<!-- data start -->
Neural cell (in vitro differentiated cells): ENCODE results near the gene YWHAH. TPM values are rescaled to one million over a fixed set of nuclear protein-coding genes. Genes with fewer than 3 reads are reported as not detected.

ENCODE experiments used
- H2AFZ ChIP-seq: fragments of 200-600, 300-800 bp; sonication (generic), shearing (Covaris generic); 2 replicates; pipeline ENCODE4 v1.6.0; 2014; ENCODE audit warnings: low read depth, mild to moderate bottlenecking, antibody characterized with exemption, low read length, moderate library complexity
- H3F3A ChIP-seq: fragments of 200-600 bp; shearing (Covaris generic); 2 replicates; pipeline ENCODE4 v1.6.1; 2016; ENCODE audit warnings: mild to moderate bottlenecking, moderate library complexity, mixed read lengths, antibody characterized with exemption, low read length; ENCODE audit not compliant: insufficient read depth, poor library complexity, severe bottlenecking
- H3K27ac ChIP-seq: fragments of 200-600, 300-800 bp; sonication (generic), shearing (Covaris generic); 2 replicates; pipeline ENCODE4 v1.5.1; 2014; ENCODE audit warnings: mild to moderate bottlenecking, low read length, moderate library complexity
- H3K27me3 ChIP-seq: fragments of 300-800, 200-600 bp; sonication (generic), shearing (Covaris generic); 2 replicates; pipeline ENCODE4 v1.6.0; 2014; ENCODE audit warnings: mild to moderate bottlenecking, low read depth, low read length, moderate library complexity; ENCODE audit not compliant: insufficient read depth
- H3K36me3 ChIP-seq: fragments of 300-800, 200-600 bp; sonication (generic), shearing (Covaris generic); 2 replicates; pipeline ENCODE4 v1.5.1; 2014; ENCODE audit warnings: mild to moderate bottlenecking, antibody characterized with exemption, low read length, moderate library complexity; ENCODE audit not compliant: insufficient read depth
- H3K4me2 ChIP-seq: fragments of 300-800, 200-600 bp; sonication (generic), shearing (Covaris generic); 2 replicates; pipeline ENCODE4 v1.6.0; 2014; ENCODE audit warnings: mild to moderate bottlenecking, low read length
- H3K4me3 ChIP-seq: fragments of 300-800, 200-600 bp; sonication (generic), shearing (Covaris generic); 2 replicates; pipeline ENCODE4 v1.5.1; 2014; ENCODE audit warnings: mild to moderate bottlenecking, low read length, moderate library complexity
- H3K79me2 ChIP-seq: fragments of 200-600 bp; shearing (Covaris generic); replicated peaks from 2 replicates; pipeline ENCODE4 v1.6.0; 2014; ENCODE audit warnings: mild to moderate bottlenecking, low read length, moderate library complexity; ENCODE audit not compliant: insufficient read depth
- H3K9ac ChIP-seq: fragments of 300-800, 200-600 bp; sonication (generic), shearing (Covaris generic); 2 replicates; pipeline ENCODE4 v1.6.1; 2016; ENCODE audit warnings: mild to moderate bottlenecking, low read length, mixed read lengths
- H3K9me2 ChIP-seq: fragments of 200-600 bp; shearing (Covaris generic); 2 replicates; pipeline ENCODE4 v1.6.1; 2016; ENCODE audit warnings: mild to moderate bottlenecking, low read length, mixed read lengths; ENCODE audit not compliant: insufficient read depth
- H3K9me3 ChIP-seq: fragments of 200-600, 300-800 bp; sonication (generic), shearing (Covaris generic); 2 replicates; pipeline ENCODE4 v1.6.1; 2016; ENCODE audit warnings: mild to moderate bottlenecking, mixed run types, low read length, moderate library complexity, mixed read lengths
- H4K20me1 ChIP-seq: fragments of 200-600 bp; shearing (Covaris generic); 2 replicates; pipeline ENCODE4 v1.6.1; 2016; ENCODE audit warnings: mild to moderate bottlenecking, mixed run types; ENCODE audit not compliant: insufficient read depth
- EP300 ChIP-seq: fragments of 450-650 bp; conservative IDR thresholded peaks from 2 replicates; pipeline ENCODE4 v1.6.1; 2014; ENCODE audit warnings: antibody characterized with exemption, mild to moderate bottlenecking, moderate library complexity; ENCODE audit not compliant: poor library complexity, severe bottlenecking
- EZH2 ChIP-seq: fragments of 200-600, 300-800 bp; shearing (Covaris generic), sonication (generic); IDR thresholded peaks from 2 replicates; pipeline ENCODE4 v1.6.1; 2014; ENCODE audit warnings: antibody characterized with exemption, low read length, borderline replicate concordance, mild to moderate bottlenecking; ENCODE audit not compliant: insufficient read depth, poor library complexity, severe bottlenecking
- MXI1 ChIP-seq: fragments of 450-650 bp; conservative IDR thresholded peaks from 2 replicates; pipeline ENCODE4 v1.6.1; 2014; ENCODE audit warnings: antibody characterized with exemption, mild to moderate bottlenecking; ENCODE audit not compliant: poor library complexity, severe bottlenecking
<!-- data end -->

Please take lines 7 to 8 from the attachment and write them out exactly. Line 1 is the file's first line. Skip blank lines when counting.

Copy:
- H3K36me3 ChIP-seq: fragments of 300-800, 200-600 bp; sonication (generic), shearing (Covaris generic); 2 replicates; pipeline ENCODE4 v1.5.1; 2014; ENCODE audit warnings: mild to moderate bottlenecking, antibody characterized with exemption, low read length, moderate library complexity; ENCODE audit not compliant: insufficient read depth
- H3K4me2 ChIP-seq: fragments of 300-800, 200-600 bp; sonication (generic), shearing (Covaris generic); 2 replicates; pipeline ENCODE4 v1.6.0; 2014; ENCODE audit warnings: mild to moderate bottlenecking, low read length